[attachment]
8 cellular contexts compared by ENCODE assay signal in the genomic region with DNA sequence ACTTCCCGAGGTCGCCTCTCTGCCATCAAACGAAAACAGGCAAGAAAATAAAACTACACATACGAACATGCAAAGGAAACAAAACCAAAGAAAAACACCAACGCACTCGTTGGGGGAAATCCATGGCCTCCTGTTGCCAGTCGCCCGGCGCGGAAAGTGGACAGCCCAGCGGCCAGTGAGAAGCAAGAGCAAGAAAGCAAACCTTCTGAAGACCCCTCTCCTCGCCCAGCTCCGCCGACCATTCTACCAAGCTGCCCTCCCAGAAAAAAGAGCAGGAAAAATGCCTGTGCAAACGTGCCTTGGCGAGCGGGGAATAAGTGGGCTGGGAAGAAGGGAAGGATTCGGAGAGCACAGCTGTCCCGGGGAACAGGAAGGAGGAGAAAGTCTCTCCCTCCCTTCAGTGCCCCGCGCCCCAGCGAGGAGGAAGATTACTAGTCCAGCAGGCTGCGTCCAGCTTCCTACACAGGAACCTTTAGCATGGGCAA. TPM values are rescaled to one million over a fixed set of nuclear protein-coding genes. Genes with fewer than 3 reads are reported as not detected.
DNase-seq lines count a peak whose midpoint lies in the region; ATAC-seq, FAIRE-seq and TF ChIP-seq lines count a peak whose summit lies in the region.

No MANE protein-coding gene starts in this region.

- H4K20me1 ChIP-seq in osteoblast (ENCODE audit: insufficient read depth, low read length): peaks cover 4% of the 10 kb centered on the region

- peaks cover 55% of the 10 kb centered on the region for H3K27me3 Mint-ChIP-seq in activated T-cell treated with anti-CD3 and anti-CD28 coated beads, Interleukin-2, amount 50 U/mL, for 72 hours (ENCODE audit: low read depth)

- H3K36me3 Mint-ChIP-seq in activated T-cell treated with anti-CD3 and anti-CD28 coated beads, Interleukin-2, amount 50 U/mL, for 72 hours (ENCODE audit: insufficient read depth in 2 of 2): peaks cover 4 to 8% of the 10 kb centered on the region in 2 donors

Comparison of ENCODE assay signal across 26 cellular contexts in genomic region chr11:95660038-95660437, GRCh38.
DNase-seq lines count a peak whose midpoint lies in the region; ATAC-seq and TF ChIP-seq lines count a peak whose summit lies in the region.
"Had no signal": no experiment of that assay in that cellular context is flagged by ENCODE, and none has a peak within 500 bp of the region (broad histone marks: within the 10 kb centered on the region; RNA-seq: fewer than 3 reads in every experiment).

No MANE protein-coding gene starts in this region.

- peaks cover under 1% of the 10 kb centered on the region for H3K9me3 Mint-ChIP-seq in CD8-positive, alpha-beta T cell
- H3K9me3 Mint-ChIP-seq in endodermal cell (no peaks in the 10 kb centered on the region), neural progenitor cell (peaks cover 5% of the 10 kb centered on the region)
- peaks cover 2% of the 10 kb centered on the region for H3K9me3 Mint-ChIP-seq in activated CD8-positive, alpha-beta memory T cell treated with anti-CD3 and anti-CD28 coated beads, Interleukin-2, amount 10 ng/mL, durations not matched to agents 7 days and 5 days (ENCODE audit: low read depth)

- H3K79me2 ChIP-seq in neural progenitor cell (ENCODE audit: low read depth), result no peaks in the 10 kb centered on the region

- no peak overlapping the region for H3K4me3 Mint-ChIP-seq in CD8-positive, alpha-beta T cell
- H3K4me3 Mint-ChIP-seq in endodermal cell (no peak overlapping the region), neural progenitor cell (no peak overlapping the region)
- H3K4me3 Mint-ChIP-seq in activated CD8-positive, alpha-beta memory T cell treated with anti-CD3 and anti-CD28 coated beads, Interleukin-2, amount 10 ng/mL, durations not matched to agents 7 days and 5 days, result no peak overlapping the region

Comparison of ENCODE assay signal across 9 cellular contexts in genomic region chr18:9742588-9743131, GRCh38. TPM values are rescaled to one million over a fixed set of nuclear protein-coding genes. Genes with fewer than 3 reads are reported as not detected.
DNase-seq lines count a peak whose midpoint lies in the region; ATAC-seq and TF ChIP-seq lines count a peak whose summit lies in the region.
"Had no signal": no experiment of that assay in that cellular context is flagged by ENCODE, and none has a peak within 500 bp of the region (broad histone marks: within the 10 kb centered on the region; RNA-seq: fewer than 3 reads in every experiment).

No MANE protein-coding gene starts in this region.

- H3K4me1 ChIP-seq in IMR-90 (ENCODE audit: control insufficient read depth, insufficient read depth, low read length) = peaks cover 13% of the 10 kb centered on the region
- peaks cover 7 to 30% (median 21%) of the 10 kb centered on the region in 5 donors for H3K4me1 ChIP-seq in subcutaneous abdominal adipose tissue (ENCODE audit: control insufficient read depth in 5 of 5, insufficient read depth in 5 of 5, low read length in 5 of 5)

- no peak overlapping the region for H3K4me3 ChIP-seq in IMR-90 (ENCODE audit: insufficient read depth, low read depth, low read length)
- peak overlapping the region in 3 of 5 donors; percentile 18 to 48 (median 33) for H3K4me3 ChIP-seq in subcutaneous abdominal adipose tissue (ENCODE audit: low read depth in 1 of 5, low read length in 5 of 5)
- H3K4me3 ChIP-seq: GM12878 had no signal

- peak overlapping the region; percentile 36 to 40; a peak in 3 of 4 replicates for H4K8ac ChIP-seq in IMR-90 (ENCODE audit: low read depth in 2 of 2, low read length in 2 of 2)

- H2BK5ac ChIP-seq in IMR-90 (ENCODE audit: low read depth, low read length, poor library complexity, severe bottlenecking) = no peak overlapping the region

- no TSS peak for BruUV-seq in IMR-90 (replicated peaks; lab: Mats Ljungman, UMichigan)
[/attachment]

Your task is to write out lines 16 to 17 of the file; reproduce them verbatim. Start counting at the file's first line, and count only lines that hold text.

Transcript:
- H3K4me3 Mint-ChIP-seq in endodermal cell (no peak overlapping the region), neural progenitor cell (no peak overlapping the region)
- H3K4me3 Mint-ChIP-seq in activated CD8-positive, alpha-beta memory T cell treated with anti-CD3 and anti-CD28 coated beads, Interleukin-2, amount 10 ng/mL, durations not matched to agents 7 days and 5 days, result no peak overlapping the region